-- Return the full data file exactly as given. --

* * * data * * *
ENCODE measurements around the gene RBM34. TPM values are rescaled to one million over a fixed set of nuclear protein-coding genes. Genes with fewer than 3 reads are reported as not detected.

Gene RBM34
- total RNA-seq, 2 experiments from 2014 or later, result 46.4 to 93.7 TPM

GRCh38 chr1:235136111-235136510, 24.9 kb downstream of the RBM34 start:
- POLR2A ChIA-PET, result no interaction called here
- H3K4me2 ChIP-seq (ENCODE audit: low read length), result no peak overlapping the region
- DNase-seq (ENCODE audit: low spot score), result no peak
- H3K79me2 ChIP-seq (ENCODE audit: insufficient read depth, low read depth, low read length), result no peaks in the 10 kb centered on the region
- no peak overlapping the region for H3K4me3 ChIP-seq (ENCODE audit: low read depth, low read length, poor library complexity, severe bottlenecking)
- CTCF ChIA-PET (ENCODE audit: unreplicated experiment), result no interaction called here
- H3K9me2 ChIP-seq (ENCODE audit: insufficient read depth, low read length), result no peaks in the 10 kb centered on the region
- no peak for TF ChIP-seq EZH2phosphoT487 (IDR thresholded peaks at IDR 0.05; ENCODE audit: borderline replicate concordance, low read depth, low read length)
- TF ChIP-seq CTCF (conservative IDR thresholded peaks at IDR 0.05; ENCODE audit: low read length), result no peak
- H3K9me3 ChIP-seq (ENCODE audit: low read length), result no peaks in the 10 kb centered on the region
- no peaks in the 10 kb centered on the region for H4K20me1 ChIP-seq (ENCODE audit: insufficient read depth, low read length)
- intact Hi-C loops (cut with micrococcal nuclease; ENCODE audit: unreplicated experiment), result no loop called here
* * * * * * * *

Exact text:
ENCODE measurements around the gene RBM34. TPM values are rescaled to one million over a fixed set of nuclear protein-coding genes. Genes with fewer than 3 reads are reported as not detected.

Gene RBM34
- total RNA-seq, 2 experiments from 2014 or later, result 46.4 to 93.7 TPM

GRCh38 chr1:235136111-235136510, 24.9 kb downstream of the RBM34 start:
- POLR2A ChIA-PET, result no interaction called here
- H3K4me2 ChIP-seq (ENCODE audit: low read length), result no peak overlapping the region
- DNase-seq (ENCODE audit: low spot score), result no peak
- H3K79me2 ChIP-seq (ENCODE audit: insufficient read depth, low read depth, low read length), result no peaks in the 10 kb centered on the region
- no peak overlapping the region for H3K4me3 ChIP-seq (ENCODE audit: low read depth, low read length, poor library complexity, severe bottlenecking)
- CTCF ChIA-PET (ENCODE audit: unreplicated experiment), result no interaction called here
- H3K9me2 ChIP-seq (ENCODE audit: insufficient read depth, low read length), result no peaks in the 10 kb centered on the region
- no peak for TF ChIP-seq EZH2phosphoT487 (IDR thresholded peaks at IDR 0.05; ENCODE audit: borderline replicate concordance, low read depth, low read length)
- TF ChIP-seq CTCF (conservative IDR thresholded peaks at IDR 0.05; ENCODE audit: low read length), result no peak
- H3K9me3 ChIP-seq (ENCODE audit: low read length), result no peaks in the 10 kb centered on the region
- no peaks in the 10 kb centered on the region for H4K20me1 ChIP-seq (ENCODE audit: insufficient read depth, low read length)
- intact Hi-C loops (cut with micrococcal nuclease; ENCODE audit: unreplicated experiment), result no loop called here